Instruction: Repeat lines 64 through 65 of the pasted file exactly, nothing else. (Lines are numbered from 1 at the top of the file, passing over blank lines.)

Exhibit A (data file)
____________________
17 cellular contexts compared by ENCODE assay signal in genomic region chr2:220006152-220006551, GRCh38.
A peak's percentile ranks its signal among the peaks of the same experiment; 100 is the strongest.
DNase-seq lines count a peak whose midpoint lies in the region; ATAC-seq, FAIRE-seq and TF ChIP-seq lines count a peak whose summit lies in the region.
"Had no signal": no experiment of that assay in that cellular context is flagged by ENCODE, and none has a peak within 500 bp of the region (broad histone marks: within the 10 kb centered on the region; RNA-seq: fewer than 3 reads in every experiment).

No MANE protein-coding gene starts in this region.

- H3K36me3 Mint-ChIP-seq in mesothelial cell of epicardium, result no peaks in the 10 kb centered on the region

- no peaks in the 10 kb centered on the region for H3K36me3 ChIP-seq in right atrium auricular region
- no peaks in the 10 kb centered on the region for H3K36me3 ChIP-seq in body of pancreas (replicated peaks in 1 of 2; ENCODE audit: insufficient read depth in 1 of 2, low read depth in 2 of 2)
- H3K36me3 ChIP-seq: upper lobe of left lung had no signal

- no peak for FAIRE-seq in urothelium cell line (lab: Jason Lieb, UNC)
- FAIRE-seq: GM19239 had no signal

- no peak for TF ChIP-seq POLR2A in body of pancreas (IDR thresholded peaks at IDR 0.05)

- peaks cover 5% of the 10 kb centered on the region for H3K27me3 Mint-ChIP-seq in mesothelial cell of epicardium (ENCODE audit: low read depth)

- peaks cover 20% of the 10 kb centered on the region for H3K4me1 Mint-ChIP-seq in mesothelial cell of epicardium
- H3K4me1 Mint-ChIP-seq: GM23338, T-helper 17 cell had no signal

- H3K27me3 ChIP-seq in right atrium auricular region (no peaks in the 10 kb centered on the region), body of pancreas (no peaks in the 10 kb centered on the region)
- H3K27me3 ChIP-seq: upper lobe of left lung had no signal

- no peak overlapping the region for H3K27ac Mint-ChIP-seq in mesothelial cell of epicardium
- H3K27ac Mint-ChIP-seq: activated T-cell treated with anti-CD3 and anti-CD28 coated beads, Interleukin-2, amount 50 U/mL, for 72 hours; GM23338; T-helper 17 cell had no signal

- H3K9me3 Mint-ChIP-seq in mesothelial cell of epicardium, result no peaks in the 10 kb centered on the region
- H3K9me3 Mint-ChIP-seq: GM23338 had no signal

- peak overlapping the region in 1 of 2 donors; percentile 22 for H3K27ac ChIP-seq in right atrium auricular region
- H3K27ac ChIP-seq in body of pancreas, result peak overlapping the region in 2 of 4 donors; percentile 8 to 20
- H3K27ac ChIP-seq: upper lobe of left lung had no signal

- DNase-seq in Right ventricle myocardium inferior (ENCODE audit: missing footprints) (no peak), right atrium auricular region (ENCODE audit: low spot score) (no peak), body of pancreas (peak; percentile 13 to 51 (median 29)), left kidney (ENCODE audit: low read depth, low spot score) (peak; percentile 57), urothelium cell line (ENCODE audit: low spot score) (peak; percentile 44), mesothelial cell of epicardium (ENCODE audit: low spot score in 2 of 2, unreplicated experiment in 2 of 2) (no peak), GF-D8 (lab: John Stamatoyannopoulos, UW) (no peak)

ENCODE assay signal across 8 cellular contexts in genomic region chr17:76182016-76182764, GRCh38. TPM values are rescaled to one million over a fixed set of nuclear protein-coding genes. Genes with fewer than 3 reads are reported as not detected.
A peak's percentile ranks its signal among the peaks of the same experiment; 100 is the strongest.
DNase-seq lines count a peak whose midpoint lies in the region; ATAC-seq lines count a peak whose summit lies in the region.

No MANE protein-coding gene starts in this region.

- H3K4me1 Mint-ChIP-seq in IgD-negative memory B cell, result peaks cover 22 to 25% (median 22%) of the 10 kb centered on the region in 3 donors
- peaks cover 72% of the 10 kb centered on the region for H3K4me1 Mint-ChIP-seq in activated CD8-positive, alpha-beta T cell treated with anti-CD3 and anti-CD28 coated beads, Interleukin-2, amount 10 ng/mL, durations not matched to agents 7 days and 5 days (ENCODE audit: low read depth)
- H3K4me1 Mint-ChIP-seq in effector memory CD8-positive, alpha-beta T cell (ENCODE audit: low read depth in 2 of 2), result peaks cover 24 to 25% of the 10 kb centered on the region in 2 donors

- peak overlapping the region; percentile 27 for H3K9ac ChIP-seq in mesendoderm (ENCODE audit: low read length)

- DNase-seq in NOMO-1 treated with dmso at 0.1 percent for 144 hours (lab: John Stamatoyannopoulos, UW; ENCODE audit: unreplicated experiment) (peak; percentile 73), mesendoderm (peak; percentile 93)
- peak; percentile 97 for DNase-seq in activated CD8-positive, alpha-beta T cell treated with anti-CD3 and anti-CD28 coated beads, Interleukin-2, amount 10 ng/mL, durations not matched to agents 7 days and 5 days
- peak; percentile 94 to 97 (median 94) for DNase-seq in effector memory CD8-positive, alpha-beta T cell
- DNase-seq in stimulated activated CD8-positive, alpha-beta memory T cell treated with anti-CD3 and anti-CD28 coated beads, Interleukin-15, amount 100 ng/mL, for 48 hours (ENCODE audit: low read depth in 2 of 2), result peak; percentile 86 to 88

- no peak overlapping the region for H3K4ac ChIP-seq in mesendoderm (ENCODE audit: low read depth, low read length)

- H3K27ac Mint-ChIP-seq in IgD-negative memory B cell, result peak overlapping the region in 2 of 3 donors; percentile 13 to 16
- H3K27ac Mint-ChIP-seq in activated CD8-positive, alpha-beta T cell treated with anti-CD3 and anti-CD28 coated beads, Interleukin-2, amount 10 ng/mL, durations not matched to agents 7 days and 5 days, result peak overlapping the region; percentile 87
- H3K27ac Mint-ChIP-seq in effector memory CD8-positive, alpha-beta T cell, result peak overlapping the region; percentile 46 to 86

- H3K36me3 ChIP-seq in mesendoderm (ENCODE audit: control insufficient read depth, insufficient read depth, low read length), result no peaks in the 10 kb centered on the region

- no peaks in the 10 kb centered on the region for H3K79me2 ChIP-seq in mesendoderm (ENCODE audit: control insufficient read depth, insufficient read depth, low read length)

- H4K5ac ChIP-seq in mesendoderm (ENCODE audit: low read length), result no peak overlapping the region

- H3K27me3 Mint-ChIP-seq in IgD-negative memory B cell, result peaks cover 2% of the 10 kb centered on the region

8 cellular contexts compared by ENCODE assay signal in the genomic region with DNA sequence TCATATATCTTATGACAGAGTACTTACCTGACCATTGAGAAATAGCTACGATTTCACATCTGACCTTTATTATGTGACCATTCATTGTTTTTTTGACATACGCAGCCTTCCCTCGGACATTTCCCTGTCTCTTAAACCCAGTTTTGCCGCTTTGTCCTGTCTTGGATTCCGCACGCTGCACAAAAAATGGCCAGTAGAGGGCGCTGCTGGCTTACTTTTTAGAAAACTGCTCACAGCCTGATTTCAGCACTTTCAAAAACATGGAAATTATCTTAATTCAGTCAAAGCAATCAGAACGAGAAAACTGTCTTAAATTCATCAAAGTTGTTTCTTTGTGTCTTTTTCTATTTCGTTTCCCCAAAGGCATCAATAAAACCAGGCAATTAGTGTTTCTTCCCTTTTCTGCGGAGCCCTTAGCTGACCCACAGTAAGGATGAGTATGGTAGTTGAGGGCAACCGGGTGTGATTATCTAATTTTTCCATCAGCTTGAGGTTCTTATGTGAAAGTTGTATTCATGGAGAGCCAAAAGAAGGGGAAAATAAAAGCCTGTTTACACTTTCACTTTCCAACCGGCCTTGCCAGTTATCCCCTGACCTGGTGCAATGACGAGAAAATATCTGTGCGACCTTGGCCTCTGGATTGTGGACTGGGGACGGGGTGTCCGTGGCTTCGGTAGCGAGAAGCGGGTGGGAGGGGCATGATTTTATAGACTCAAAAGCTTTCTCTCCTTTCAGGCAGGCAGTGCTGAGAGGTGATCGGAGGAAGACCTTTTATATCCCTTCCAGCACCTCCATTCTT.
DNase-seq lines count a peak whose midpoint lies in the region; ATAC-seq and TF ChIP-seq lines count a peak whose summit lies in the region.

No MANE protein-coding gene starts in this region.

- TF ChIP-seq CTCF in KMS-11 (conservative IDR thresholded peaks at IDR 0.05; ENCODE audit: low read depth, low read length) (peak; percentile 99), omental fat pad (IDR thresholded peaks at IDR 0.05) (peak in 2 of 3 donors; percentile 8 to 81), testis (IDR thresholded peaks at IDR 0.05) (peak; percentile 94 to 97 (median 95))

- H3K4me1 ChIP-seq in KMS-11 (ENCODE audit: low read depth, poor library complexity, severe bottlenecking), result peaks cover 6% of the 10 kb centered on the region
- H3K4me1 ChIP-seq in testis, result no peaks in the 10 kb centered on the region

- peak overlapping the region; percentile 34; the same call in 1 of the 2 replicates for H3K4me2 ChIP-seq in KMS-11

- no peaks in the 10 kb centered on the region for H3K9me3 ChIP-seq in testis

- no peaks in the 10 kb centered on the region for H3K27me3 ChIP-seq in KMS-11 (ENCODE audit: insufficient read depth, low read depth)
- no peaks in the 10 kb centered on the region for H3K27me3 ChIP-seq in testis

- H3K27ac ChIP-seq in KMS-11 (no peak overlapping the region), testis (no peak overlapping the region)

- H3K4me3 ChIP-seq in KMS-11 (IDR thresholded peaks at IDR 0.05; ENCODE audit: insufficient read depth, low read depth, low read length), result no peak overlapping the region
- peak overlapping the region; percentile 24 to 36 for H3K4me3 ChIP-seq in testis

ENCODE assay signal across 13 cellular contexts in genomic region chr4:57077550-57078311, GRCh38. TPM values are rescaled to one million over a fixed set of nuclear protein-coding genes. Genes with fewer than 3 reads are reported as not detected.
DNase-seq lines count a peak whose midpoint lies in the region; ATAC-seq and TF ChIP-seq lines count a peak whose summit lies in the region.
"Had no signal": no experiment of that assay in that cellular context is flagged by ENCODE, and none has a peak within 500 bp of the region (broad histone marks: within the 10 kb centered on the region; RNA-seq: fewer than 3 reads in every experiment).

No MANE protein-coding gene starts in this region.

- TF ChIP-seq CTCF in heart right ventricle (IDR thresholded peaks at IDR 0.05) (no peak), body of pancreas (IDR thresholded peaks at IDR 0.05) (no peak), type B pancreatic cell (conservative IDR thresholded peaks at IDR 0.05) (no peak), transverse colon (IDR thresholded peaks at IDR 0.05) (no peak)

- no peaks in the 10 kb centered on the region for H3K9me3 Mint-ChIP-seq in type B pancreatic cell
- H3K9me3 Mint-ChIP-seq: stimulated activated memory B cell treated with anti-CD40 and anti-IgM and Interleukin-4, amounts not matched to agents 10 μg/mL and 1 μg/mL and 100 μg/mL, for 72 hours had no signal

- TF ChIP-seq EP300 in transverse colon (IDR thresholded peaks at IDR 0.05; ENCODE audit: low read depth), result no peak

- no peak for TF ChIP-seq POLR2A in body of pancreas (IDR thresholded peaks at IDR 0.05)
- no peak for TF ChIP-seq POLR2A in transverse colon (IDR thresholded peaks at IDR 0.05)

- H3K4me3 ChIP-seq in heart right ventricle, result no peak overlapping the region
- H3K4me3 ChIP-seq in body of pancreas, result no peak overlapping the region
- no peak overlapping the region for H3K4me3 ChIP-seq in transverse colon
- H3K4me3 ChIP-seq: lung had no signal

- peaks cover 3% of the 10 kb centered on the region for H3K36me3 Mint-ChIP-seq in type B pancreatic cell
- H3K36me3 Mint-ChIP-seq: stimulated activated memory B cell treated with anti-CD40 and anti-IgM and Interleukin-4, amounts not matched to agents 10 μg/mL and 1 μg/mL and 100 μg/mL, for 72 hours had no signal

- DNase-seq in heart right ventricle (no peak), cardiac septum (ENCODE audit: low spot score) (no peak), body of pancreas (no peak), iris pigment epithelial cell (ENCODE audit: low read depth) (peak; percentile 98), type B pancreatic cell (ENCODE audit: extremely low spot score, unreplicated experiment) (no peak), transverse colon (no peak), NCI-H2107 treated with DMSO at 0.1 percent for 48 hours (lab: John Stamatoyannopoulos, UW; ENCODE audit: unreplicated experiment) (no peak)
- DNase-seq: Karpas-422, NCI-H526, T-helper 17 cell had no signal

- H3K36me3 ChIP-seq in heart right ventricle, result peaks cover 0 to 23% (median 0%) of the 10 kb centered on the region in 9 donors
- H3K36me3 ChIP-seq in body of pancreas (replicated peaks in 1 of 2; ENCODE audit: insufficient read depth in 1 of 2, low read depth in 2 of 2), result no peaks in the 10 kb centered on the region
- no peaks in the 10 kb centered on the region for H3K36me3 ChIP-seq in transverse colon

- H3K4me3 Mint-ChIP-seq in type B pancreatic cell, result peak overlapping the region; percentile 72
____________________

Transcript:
- no peaks in the 10 kb centered on the region for H3K9me3 Mint-ChIP-seq in type B pancreatic cell
- H3K9me3 Mint-ChIP-seq: stimulated activated memory B cell treated with anti-CD40 and anti-IgM and Interleukin-4, amounts not matched to agents 10 μg/mL and 1 μg/mL and 100 μg/mL, for 72 hours had no signal